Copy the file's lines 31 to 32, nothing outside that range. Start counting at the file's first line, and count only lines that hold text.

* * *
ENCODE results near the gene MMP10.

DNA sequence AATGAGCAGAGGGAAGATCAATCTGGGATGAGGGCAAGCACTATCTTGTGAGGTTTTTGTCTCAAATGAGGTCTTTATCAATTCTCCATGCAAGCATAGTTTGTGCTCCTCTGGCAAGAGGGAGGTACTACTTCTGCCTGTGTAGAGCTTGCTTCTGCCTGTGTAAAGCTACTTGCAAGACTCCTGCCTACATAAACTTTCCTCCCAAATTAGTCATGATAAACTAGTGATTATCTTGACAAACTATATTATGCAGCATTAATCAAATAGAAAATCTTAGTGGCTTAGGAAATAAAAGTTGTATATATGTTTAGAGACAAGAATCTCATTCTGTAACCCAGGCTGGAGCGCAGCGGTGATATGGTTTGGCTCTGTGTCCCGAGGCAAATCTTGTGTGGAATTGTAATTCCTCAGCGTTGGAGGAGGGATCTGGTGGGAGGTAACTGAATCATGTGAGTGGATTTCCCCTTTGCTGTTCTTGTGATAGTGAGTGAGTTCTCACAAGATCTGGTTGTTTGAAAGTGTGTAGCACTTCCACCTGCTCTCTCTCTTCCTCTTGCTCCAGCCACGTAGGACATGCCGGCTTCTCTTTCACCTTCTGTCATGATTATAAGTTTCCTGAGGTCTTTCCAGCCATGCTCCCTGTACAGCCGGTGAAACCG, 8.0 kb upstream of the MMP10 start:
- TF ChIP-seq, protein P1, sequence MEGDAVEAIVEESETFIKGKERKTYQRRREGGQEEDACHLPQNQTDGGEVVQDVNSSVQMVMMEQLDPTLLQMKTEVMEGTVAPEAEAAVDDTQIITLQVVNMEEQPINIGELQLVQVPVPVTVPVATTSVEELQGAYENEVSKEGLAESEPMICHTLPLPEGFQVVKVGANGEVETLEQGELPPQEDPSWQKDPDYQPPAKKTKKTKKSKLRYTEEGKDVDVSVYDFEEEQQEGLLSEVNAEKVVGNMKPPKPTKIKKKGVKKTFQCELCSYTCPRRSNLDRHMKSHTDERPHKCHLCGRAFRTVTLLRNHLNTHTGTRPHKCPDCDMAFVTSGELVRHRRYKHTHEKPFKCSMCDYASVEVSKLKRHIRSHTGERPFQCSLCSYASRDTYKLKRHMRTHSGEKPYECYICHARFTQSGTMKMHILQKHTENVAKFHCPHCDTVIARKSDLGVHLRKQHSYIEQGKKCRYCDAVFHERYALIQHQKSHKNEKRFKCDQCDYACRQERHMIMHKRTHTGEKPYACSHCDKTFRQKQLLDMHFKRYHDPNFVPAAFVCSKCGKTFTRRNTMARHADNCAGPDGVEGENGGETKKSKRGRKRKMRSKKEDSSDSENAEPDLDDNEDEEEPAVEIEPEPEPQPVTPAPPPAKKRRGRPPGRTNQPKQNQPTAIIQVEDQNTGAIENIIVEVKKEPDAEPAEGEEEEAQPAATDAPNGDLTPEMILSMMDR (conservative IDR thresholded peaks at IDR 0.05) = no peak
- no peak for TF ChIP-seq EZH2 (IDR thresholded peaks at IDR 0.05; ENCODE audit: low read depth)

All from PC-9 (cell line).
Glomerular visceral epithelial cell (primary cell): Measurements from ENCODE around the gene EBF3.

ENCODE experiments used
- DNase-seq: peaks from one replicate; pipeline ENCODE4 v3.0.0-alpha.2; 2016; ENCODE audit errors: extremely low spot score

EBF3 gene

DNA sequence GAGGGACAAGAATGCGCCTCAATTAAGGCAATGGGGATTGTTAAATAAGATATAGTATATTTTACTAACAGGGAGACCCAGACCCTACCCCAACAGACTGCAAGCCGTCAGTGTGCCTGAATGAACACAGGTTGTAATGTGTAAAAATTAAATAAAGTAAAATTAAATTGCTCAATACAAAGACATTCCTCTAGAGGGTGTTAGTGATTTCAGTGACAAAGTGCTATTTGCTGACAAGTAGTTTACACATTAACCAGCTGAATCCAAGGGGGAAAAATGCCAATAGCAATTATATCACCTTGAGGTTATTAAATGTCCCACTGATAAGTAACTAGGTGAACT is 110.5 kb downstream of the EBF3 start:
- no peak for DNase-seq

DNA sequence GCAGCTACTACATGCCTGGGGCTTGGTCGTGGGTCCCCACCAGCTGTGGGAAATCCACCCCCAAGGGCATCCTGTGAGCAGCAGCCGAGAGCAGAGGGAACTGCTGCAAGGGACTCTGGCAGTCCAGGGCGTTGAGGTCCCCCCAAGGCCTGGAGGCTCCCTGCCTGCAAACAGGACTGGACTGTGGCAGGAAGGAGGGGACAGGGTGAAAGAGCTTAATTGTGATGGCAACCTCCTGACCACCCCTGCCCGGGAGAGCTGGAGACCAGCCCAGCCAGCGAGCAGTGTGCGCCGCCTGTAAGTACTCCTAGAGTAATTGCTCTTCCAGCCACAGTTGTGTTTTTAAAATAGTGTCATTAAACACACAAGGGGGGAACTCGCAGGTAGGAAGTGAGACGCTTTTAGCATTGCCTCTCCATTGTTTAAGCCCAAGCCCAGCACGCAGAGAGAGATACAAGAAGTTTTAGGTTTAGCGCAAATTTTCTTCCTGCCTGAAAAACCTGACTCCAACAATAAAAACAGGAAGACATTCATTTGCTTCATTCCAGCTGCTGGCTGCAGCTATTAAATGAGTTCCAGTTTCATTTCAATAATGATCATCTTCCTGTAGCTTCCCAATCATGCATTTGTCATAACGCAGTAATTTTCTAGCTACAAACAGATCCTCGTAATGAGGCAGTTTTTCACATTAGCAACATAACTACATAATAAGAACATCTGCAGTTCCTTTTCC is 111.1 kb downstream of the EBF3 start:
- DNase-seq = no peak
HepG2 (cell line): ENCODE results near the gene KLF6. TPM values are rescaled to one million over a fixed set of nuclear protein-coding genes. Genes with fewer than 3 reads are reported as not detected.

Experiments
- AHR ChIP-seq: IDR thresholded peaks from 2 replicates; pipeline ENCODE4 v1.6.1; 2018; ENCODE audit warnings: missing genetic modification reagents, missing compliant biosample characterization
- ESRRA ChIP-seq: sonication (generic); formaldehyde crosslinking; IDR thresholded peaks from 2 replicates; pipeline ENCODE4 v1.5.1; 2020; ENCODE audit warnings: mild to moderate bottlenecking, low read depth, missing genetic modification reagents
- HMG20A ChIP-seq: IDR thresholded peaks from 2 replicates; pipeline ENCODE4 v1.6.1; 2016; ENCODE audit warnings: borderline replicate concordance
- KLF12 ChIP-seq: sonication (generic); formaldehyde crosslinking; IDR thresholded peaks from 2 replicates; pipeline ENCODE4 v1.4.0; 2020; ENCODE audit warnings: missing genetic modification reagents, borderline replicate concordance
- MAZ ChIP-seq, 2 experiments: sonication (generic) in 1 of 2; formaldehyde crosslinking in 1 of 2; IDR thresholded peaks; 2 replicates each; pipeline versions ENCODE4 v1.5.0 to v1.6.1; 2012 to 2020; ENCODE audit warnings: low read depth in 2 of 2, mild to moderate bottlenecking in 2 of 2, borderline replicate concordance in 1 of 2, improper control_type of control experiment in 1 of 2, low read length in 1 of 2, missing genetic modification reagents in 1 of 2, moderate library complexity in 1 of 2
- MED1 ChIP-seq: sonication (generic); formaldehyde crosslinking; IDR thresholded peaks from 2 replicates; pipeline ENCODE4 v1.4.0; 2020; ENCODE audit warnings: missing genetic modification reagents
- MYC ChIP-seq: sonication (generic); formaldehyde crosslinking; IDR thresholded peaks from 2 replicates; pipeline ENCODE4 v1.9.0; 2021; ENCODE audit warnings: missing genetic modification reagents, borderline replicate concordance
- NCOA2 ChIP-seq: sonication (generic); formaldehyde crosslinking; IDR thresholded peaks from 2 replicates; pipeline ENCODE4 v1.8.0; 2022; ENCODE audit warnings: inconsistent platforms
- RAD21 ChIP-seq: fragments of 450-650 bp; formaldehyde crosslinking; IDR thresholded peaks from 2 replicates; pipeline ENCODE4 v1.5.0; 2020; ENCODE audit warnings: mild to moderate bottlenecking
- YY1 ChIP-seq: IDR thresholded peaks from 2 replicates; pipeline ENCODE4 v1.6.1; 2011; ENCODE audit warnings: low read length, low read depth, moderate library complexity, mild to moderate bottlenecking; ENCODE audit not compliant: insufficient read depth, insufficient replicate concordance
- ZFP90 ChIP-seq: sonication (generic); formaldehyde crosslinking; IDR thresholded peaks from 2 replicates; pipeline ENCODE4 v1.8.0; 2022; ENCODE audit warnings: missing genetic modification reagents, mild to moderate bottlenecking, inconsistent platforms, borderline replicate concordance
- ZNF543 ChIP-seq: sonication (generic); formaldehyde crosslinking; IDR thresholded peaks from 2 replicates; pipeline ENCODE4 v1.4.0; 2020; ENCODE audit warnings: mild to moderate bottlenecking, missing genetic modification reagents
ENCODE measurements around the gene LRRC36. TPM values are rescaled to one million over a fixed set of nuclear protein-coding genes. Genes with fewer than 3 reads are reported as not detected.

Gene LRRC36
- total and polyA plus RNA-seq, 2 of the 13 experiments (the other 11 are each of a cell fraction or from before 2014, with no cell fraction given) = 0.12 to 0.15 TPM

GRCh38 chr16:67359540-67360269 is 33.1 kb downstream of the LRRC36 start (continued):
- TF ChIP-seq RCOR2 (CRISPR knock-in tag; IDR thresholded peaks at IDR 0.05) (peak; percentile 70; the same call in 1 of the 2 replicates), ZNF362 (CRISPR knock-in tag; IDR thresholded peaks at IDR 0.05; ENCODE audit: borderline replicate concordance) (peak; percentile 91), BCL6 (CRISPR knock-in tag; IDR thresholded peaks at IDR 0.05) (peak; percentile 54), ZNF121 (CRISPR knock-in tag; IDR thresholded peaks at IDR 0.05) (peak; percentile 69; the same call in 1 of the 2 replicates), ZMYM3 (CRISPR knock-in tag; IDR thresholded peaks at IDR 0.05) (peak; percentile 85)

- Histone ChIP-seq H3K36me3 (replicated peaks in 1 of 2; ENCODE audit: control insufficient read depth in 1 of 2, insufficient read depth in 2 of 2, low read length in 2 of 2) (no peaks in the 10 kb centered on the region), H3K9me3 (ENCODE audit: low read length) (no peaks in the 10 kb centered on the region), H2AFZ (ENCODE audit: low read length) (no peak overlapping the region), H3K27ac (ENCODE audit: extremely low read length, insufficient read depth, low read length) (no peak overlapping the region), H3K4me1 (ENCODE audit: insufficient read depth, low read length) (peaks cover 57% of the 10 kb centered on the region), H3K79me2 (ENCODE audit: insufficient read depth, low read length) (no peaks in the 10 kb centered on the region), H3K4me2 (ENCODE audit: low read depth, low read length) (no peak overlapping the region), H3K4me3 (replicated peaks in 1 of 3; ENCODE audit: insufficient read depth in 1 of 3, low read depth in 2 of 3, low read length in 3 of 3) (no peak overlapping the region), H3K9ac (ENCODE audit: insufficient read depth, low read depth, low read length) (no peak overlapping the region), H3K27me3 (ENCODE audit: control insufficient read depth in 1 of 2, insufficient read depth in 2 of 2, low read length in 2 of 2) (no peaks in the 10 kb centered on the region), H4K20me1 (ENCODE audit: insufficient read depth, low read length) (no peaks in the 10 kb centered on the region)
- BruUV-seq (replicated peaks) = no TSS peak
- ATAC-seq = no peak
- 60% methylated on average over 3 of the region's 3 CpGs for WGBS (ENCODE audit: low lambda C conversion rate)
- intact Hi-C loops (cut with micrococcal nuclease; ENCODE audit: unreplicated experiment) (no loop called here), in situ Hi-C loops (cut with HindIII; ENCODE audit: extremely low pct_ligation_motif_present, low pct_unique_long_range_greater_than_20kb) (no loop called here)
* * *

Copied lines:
GRCh38 chr16:67359540-67360269 is 33.1 kb downstream of the LRRC36 start (continued):
- TF ChIP-seq RCOR2 (CRISPR knock-in tag; IDR thresholded peaks at IDR 0.05) (peak; percentile 70; the same call in 1 of the 2 replicates), ZNF362 (CRISPR knock-in tag; IDR thresholded peaks at IDR 0.05; ENCODE audit: borderline replicate concordance) (peak; percentile 91), BCL6 (CRISPR knock-in tag; IDR thresholded peaks at IDR 0.05) (peak; percentile 54), ZNF121 (CRISPR knock-in tag; IDR thresholded peaks at IDR 0.05) (peak; percentile 69; the same call in 1 of the 2 replicates), ZMYM3 (CRISPR knock-in tag; IDR thresholded peaks at IDR 0.05) (peak; percentile 85)